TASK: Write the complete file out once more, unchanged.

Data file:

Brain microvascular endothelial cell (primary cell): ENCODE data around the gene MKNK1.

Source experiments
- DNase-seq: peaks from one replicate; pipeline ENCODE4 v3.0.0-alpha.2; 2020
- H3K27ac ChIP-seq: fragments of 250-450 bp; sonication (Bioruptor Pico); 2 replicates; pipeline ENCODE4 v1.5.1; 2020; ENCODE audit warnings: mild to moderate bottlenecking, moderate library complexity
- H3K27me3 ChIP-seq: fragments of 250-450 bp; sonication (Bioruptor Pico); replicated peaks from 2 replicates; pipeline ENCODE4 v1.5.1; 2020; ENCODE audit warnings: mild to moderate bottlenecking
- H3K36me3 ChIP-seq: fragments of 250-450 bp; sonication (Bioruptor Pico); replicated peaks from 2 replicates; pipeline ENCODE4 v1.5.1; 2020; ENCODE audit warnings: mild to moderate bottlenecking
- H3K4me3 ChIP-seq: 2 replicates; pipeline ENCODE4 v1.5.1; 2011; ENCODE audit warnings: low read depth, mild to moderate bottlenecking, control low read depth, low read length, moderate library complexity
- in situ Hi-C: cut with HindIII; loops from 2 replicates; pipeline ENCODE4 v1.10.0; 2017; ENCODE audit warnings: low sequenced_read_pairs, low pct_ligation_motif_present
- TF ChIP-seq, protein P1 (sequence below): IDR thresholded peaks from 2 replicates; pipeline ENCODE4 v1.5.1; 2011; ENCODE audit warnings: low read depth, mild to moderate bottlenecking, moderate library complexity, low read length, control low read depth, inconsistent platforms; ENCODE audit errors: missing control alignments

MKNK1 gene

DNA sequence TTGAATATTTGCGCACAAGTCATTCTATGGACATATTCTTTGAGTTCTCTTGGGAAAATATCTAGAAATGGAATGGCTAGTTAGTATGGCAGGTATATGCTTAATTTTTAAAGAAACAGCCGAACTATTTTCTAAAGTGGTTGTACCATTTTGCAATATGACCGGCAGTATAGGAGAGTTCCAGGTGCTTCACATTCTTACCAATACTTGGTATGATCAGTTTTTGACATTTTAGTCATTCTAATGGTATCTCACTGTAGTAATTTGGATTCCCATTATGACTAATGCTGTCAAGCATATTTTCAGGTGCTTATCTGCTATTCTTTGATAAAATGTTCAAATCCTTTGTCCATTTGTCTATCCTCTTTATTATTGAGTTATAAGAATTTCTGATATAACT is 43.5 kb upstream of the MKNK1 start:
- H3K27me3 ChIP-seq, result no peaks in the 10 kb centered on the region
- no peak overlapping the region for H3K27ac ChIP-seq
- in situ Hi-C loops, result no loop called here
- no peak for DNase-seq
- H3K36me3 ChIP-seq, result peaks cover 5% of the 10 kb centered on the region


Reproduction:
Brain microvascular endothelial cell (primary cell): ENCODE data around the gene MKNK1.

Source experiments
- DNase-seq: peaks from one replicate; pipeline ENCODE4 v3.0.0-alpha.2; 2020
- H3K27ac ChIP-seq: fragments of 250-450 bp; sonication (Bioruptor Pico); 2 replicates; pipeline ENCODE4 v1.5.1; 2020; ENCODE audit warnings: mild to moderate bottlenecking, moderate library complexity
- H3K27me3 ChIP-seq: fragments of 250-450 bp; sonication (Bioruptor Pico); replicated peaks from 2 replicates; pipeline ENCODE4 v1.5.1; 2020; ENCODE audit warnings: mild to moderate bottlenecking
- H3K36me3 ChIP-seq: fragments of 250-450 bp; sonication (Bioruptor Pico); replicated peaks from 2 replicates; pipeline ENCODE4 v1.5.1; 2020; ENCODE audit warnings: mild to moderate bottlenecking
- H3K4me3 ChIP-seq: 2 replicates; pipeline ENCODE4 v1.5.1; 2011; ENCODE audit warnings: low read depth, mild to moderate bottlenecking, control low read depth, low read length, moderate library complexity
- in situ Hi-C: cut with HindIII; loops from 2 replicates; pipeline ENCODE4 v1.10.0; 2017; ENCODE audit warnings: low sequenced_read_pairs, low pct_ligation_motif_present
- TF ChIP-seq, protein P1 (sequence below): IDR thresholded peaks from 2 replicates; pipeline ENCODE4 v1.5.1; 2011; ENCODE audit warnings: low read depth, mild to moderate bottlenecking, moderate library complexity, low read length, control low read depth, inconsistent platforms; ENCODE audit errors: missing control alignments

MKNK1 gene

DNA sequence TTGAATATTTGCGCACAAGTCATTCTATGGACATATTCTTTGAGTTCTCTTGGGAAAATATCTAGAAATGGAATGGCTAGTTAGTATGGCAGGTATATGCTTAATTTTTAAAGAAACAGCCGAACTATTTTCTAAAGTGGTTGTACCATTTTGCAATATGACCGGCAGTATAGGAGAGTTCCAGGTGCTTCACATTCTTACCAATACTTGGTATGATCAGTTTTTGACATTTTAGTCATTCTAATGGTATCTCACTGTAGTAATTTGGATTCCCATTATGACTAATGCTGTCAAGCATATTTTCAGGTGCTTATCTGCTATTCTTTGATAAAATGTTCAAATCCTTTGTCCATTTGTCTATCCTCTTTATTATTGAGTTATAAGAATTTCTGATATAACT is 43.5 kb upstream of the MKNK1 start:
- H3K27me3 ChIP-seq, result no peaks in the 10 kb centered on the region
- no peak overlapping the region for H3K27ac ChIP-seq
- in situ Hi-C loops, result no loop called here
- no peak for DNase-seq
- H3K36me3 ChIP-seq, result peaks cover 5% of the 10 kb centered on the region